Muslims Take Larger Role In Community
Md. Muslim Volunteers Gather Tons of Goods for Area Pantries
By Colleen Jenkins
Washington Post Staff Writer
Sunday, October 20, 2002; Page C04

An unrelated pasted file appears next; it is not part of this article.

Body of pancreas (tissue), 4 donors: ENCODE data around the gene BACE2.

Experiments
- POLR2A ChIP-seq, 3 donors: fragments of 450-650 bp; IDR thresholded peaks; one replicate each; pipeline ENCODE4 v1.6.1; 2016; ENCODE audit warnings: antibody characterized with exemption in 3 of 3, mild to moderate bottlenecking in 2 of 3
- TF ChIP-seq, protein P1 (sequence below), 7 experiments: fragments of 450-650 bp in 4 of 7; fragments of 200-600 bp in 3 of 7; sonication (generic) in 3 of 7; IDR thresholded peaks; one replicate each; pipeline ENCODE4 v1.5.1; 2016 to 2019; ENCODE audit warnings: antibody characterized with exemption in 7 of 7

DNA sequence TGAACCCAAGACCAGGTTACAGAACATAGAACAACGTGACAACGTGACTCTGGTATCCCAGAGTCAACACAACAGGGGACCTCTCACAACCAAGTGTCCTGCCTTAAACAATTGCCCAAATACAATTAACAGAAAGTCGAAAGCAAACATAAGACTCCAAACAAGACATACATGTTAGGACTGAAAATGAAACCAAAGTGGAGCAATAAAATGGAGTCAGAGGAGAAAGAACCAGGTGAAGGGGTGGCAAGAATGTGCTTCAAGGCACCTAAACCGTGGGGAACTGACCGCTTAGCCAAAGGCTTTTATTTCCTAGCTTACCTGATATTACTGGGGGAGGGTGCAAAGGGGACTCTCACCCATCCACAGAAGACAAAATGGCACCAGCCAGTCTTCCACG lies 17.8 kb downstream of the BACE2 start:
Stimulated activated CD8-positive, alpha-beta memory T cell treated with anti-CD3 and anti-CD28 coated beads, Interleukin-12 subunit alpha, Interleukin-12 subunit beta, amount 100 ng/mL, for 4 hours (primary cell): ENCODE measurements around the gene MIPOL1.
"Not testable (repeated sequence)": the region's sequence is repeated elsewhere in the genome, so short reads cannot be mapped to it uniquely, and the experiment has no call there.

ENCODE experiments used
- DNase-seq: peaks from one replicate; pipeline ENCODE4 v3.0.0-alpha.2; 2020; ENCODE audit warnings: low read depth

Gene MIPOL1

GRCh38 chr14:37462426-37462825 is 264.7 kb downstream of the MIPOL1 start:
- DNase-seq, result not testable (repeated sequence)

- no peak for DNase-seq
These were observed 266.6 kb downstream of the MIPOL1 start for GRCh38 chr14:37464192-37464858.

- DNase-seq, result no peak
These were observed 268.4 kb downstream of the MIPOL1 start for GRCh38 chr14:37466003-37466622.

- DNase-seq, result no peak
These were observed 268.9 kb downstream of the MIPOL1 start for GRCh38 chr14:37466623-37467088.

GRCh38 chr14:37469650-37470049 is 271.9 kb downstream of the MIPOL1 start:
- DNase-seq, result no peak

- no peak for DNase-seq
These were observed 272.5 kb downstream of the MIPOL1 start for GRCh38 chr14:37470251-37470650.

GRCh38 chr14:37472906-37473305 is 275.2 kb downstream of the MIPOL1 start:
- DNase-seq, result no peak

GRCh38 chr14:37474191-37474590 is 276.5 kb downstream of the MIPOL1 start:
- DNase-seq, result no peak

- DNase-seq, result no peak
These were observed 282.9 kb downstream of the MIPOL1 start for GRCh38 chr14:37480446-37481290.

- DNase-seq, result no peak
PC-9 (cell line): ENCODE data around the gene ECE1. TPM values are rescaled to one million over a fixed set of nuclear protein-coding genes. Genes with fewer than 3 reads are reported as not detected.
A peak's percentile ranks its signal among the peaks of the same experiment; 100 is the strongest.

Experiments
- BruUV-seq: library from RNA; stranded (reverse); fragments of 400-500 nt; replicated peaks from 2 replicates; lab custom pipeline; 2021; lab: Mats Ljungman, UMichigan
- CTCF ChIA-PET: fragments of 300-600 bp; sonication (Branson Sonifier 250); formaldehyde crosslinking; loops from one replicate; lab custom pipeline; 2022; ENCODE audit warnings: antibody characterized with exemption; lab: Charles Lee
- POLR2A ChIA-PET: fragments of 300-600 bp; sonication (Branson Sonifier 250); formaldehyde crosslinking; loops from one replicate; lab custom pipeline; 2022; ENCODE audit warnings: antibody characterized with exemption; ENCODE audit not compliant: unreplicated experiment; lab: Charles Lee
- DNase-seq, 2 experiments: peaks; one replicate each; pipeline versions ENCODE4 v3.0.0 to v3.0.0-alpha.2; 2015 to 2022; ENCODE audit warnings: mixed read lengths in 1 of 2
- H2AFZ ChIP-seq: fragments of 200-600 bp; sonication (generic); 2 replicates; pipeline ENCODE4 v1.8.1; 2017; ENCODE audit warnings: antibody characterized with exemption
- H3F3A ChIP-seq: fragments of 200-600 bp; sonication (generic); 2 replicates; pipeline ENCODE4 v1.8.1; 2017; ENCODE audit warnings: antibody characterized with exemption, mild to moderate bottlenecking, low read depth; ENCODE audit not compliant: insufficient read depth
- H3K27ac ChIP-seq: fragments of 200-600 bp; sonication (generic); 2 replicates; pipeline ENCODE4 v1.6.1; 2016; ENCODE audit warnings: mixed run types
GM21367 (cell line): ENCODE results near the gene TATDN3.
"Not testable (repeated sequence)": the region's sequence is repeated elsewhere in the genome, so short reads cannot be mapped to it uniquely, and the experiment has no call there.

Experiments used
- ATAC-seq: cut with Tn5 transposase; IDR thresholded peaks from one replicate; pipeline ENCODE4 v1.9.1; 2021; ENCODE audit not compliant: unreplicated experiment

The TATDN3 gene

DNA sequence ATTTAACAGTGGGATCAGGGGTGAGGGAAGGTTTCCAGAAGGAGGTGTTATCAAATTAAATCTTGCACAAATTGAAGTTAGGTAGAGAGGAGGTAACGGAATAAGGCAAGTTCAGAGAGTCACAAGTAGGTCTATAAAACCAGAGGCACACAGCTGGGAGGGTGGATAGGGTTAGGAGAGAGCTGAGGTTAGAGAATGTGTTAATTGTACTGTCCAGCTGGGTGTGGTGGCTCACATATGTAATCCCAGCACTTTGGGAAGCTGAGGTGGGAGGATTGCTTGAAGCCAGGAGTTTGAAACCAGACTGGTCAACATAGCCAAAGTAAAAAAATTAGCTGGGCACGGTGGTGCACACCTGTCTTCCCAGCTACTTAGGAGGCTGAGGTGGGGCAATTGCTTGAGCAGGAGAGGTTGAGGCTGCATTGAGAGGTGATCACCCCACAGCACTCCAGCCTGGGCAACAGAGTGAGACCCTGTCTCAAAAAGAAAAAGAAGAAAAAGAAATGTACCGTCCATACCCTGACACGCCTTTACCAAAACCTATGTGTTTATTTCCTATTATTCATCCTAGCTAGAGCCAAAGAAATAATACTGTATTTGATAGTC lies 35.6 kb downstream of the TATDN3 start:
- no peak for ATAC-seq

Only two tractors and a slice of cleared land hint that a long-held dream of a Howard County Muslim congregation is edging closer to reality -- and with it, hopes of becoming a more integral part of the community's daily fabric. After bouncing among facilities for their prayers and gatherings since the early 1990s, members of Dar Al-Taqwa are just months away from a building permit to erect the county's first mosque. The worship center, planned for a wooded seven-acre lot on a semi-rural stretch of Route 108, will be a place to call their own, to teach Arabic to their children and to honor the customs and rituals of Islam. It also will be the most tangible sign of Howard's growing Muslim population, which, in the wake of the Sept. 11, 2001, terrorist attacks, has embraced a vision that transcends the walls of its future religious center. "We are becoming more and more aware that we as a Muslim community . . . should be more involved," said Naseem Khan, a pediatrician who has lived in the county since 1979. "We have spent 30 years of our life here. We feel a part of it." Plans for the mosque parallel the construction of Islamic centers around the Washington region in the last decade. On the border of Fairfax and Loudoun counties, the All Dulles Area Muslim Society soon will worship in a new $4 million mosque. In Prince George's County, leaders of the Islamic Community Center of Laurel are looking for more space after just two years. But the future Dar Al-Taqwa -- Arabic for "the house of righteousness" -- represents only part of the social, political and professional presence that Howard County's 800 Muslim families have sought to define this year. While leaders want to ensure that their specific concerns are addressed, they also want to show that local Muslims are far removed from the terrorists who invoke Islam and that they are as determined as non-Muslim residents to build a better community. "We have the same values, the same interests to make Howard County a better place for everyone," said Anwer Hasan, president of the Howard County Muslim Council. The council, which is leading the effort, has sponsored candidate meet-and-greets, campaign fundraisers and issues forums. Last month, it held a networking meeting for Muslim professionals; attending were the owners of some of the county's nearly two dozen Muslim businesses, which include Sizar's Food Market, the only Middle Eastern grocery store in Howard. It has begun talking with public school officials about some high schools offering Arabic as a foreign language, as is already done in Fairfax and Montgomery counties. And this Sunday, the council holds its first health fair, with about two dozen of the county's Muslim doctors participating. From 9 a.m. to 1 p.m. at the Columbia Medical Building on Patuxent Parkway, the physicians will provide mammograms and blood tests to uninsured and low-income adults. For some, these events mark a milestone in their evolution from foreign immigrants to American citizens, said Khan, a native of Pakistan who organized the health fair. After early years spent working hard to pay bills and provide education for their children, "we have achieved what we came here for," she said. "We are very thankful for that. We want to show that we are not taking our life for granted." Dar Al-Taqwa's congregation is a melange of races and nationalities, white and black, from this country, Iran, Egypt, Pakistan and Saudi Arabia. Electronics engineer Sayed Hassan is one of the founders and recalls its start worshiping out of the Wilde Lake shopping center. Members spent several years fundraising and pooling their own savings to purchase the one-story house on Route 108 that currently serves as their religious center. But the home's small meeting room barely accommodates the 40 children, ages 4 to 12, who arrive on weekends for Arabic and Islamic study. Friday prayer services for the 150 people who usually come are held in a rented space at the Owen Brown Interfaith Center in Columbia. Those crowded, itinerant days appear to be nearing an end. County planners approved the group's site development plan in July. A volunteer group of Muslim engineers did the architectural work for the 2 1/2-story mosque, which will include a library and classroom space. The design will be submitted in the next two weeks, Hassan said. Members hope to break ground this spring for the $2 million building. They have raised $300,000 to date; Islamic law forbids them to take out any loan involving interest. Imam Mahmoud Abdel-Hady, a Howard resident for 14 years, said that like all of its neighbors, the Muslim community strives to advance the place it calls home. "There are common issues that mankind needs and stands on common ground on," he said. "Integrating on these issues is part of being a human being."